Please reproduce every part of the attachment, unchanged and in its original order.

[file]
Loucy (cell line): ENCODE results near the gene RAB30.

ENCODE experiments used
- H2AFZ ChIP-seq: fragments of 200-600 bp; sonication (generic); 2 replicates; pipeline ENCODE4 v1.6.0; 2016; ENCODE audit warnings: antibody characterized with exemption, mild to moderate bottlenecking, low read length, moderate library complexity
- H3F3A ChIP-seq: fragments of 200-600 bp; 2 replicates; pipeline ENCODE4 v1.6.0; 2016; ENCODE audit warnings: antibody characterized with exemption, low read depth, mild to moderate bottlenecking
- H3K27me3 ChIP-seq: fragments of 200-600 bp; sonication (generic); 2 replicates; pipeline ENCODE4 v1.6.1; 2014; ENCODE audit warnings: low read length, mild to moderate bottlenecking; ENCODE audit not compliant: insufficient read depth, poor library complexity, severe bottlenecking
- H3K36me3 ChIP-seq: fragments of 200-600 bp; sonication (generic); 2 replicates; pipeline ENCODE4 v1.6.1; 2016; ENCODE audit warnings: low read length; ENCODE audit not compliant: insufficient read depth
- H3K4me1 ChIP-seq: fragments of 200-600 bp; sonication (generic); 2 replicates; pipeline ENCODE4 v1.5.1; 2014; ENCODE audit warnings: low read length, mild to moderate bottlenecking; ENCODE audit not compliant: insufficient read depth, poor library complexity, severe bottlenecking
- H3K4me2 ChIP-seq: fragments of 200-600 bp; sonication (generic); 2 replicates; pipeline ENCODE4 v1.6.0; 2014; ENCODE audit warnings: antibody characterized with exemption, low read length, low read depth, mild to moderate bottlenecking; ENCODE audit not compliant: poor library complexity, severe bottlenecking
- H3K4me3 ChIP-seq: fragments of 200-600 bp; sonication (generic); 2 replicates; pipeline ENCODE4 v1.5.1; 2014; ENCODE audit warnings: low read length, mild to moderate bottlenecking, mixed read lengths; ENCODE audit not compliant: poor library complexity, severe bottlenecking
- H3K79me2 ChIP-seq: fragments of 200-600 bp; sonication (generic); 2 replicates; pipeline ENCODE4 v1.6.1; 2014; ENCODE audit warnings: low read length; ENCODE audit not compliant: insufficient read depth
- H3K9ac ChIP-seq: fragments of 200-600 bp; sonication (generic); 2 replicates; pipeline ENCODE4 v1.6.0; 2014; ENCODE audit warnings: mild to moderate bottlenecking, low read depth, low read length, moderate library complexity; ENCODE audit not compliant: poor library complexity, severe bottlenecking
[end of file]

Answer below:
Loucy (cell line): ENCODE results near the gene RAB30.

ENCODE experiments used
- H2AFZ ChIP-seq: fragments of 200-600 bp; sonication (generic); 2 replicates; pipeline ENCODE4 v1.6.0; 2016; ENCODE audit warnings: antibody characterized with exemption, mild to moderate bottlenecking, low read length, moderate library complexity
- H3F3A ChIP-seq: fragments of 200-600 bp; 2 replicates; pipeline ENCODE4 v1.6.0; 2016; ENCODE audit warnings: antibody characterized with exemption, low read depth, mild to moderate bottlenecking
- H3K27me3 ChIP-seq: fragments of 200-600 bp; sonication (generic); 2 replicates; pipeline ENCODE4 v1.6.1; 2014; ENCODE audit warnings: low read length, mild to moderate bottlenecking; ENCODE audit not compliant: insufficient read depth, poor library complexity, severe bottlenecking
- H3K36me3 ChIP-seq: fragments of 200-600 bp; sonication (generic); 2 replicates; pipeline ENCODE4 v1.6.1; 2016; ENCODE audit warnings: low read length; ENCODE audit not compliant: insufficient read depth
- H3K4me1 ChIP-seq: fragments of 200-600 bp; sonication (generic); 2 replicates; pipeline ENCODE4 v1.5.1; 2014; ENCODE audit warnings: low read length, mild to moderate bottlenecking; ENCODE audit not compliant: insufficient read depth, poor library complexity, severe bottlenecking
- H3K4me2 ChIP-seq: fragments of 200-600 bp; sonication (generic); 2 replicates; pipeline ENCODE4 v1.6.0; 2014; ENCODE audit warnings: antibody characterized with exemption, low read length, low read depth, mild to moderate bottlenecking; ENCODE audit not compliant: poor library complexity, severe bottlenecking
- H3K4me3 ChIP-seq: fragments of 200-600 bp; sonication (generic); 2 replicates; pipeline ENCODE4 v1.5.1; 2014; ENCODE audit warnings: low read length, mild to moderate bottlenecking, mixed read lengths; ENCODE audit not compliant: poor library complexity, severe bottlenecking
- H3K79me2 ChIP-seq: fragments of 200-600 bp; sonication (generic); 2 replicates; pipeline ENCODE4 v1.6.1; 2014; ENCODE audit warnings: low read length; ENCODE audit not compliant: insufficient read depth
- H3K9ac ChIP-seq: fragments of 200-600 bp; sonication (generic); 2 replicates; pipeline ENCODE4 v1.6.0; 2014; ENCODE audit warnings: mild to moderate bottlenecking, low read depth, low read length, moderate library complexity; ENCODE audit not compliant: poor library complexity, severe bottlenecking